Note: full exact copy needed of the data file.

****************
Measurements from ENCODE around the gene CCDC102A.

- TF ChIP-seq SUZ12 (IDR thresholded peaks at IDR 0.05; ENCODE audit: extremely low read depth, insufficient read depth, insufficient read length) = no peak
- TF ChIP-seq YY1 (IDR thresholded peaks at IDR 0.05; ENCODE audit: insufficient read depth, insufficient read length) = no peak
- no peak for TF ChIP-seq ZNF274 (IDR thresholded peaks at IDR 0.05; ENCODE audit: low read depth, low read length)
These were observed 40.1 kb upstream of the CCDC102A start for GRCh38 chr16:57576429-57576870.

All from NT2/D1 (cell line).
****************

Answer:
Measurements from ENCODE around the gene CCDC102A.

- TF ChIP-seq SUZ12 (IDR thresholded peaks at IDR 0.05; ENCODE audit: extremely low read depth, insufficient read depth, insufficient read length) = no peak
- TF ChIP-seq YY1 (IDR thresholded peaks at IDR 0.05; ENCODE audit: insufficient read depth, insufficient read length) = no peak
- no peak for TF ChIP-seq ZNF274 (IDR thresholded peaks at IDR 0.05; ENCODE audit: low read depth, low read length)
These were observed 40.1 kb upstream of the CCDC102A start for GRCh38 chr16:57576429-57576870.

All from NT2/D1 (cell line).